Another major element of the memo is the amount of information agencies could collect under it. For example, it states that federal agencies can require potential contractors to provide a list of ingredients for technology systems, known as a software bill of materials. Some have touted this as a measure that could have helped quickly clean up the bug in an extremely popular piece of code known as log4j.

This is data that “we can leverage to protect all other federal agencies,” DeRusha said.

It may take some time for all of this advice to come true. The memo contains an appendix with a dozen deadlines for federal agencies, ranging from three months to two years.

But DeRusha bragged about the situation in his blog post.

“The guidance released today will help us build trust and transparency in the digital infrastructure that underpins our modern world and enable us to fulfill our commitment to continue to lead by example while protecting national and economic security. of our country”, he writes.

Twitter whistleblower sheds light on company’s cybersecurity practices during testimony before Senate panel

Former Chief Security Officer of Twitter Peiter “Mudge” Zatko told members of the Senate Judiciary Committee that company executives were financially incentivized to ignore key cybersecurity issues, and he also expanded on claims that agents of foreign governments may have gained access to sensitive data of the company, Cat Zakrzewski, Joseph Menn, Faiz Siddiqui and the report of Cristiano Lima. Zatko also based his testimony on examples the senators could relate to — such as hacking into their own Twitter accounts.

“It doesn’t matter who has the keys if you don’t have locks on the doors,” he said. “It’s no exaggeration to say that a company employee could take over the accounts of every senator in this room.”

During the hearing, Zatko also warned of insider threats on Twitter. “A week prior to his firing in January, Zatko said, the FBI notified security personnel that a Chinese agent from the Department of State Security was employed at the company,” my colleagues write. “Twitter ads paid for by the Chinese government could also have obtained information, including the locations of users who click on them, he said.”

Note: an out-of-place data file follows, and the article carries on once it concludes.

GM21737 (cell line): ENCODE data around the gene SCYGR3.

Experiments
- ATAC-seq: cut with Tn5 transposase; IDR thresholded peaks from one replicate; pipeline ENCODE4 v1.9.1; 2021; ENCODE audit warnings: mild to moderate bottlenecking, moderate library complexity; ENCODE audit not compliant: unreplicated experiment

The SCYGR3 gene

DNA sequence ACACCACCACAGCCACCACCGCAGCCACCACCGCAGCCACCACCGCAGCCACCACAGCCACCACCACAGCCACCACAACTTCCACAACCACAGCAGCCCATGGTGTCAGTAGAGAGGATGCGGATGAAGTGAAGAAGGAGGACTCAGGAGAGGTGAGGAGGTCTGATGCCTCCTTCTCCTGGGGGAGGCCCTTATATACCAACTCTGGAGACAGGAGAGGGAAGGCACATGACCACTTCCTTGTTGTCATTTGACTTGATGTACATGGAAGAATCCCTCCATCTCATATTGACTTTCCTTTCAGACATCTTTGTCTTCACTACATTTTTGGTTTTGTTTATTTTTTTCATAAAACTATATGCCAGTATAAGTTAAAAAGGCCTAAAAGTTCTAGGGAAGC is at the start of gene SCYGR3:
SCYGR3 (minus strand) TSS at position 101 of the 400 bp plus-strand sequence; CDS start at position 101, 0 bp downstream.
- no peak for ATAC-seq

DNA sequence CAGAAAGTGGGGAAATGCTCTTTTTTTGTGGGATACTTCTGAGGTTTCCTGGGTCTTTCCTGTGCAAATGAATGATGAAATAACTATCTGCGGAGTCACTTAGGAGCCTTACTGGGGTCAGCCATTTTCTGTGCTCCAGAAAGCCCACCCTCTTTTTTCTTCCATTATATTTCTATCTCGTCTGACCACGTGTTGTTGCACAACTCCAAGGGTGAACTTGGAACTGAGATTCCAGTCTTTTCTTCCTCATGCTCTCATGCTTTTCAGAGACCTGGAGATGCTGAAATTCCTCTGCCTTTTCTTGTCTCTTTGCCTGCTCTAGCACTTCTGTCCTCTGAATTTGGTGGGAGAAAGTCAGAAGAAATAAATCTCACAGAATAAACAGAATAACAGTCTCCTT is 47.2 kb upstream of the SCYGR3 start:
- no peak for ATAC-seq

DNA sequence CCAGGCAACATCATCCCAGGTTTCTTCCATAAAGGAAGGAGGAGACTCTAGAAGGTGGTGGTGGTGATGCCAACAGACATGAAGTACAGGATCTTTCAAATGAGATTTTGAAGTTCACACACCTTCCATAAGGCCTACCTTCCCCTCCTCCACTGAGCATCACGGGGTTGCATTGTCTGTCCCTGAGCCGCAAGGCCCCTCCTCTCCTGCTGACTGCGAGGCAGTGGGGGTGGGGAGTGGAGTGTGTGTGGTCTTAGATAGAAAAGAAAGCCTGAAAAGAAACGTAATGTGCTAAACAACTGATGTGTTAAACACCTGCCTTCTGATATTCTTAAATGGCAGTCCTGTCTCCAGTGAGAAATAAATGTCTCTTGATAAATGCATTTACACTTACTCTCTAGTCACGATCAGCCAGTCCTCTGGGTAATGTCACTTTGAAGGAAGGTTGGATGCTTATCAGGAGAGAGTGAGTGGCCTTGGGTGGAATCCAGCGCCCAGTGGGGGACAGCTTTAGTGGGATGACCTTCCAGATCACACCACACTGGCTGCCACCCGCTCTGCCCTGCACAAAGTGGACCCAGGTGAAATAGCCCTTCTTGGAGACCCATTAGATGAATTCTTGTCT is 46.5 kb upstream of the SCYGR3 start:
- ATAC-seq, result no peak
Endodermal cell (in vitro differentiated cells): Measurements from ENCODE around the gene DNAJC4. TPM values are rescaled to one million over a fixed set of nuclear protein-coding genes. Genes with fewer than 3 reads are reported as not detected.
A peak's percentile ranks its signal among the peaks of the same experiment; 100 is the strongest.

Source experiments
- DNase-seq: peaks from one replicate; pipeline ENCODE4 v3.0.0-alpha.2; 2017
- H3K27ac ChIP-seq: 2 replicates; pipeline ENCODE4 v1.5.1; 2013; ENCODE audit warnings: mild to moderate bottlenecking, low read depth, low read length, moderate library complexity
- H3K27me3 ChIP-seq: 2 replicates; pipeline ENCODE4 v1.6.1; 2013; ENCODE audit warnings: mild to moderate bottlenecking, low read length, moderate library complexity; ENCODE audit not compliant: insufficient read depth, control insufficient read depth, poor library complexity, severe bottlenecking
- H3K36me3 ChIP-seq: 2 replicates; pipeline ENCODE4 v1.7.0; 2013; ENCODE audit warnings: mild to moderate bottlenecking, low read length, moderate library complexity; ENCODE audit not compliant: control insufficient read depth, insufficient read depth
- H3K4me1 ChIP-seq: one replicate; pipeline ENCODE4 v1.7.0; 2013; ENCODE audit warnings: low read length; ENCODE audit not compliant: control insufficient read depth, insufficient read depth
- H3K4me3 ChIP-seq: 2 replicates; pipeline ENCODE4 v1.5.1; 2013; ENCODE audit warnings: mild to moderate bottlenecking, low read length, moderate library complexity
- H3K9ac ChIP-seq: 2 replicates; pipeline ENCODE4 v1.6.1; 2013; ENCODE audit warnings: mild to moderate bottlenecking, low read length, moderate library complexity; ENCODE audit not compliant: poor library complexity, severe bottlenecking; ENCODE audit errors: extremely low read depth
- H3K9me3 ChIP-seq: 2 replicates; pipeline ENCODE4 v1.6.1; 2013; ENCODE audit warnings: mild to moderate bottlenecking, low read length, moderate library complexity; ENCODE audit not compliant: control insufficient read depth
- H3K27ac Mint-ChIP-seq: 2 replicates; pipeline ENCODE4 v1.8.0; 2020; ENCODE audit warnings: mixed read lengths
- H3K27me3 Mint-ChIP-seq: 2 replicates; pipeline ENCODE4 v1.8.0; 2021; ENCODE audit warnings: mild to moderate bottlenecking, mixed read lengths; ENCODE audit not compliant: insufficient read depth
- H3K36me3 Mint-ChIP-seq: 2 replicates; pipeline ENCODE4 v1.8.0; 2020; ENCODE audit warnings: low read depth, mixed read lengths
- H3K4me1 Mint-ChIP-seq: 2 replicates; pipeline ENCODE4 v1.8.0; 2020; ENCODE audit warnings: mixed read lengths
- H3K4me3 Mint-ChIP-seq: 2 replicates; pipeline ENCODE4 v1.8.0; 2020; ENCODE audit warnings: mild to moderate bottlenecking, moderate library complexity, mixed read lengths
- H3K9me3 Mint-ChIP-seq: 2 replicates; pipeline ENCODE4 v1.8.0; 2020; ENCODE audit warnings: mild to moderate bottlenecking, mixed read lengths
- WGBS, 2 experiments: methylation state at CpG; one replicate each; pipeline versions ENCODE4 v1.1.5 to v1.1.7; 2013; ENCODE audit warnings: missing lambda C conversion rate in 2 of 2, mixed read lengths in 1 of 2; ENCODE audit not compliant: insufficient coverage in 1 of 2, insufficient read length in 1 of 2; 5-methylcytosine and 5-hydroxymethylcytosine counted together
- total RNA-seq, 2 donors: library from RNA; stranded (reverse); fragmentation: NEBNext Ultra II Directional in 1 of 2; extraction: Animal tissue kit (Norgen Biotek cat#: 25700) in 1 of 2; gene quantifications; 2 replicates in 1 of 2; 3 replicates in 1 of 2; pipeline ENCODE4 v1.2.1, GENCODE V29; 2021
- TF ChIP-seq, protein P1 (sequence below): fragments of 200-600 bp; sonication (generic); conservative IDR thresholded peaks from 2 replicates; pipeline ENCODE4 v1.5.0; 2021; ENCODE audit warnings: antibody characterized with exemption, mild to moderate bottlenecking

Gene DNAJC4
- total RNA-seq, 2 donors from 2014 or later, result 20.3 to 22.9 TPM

Russia has secretly spent more than $300 million on foreign political campaigns since 2014, US says

A new US intelligence review said the money had been funneled to candidates and political parties in more than two dozen countries, Missy Ryan reports. The Biden administration has declassified the review in an effort to try to counter Russian foreign influence attempts around the world, a senior US official told reporters.

In a cable provided to reporters, the State Department named Russian oligarchs it said were involved in “funding schemes”. The oligarchs understand Yevgeny Prigozhinwho US officials accused in 2018 of trying to interfere in the 2016 election by funding a Russian troll farm.

The Biggest Election Disinformation Event of the 2022 Midterm Primary: SMS (NBC News)

EU intelligence chief cancels trip to Taiwan after Beijing learns of his secret plans (Politico Europe)

Buenos Aires Legislature Announces Ransomware Attack (The Record)

Indonesia set to pass new data privacy law after series of leaks (Bloomberg)

Former NSA chief Keith Alexander accused of pump-and-dump investment scheme (The Intercept)

  • Current and former leaders of social media companies bear witness before the Senate Homeland Security Committee today at 10 a.m.
  • A panel of the Senate Judiciary Committee holds a hearing on protecting Americans’ personal information from hostile foreign actors today at 3:30 p.m.
  • Deputy National Security Advisor Anne Neuberger speak at a DefenseScoop event Thursday at 9 a.m.
  • The House Homeland Security Committee holds a hearing on the cybersecurity of industrial control systems on Thursday at 10 a.m.
  • A panel of the House Oversight and Reform Committee holds a hearing on federal IT Friday at 9 a.m.
  • representing Mike Turner (R-Ohio), the House Intelligence Committee’s top Republican, speak at a Heritage Foundation event on countering foreign misinformation and disinformation while protecting civil liberties Monday at 1 p.m.

Thanks for reading. Until tomorrow.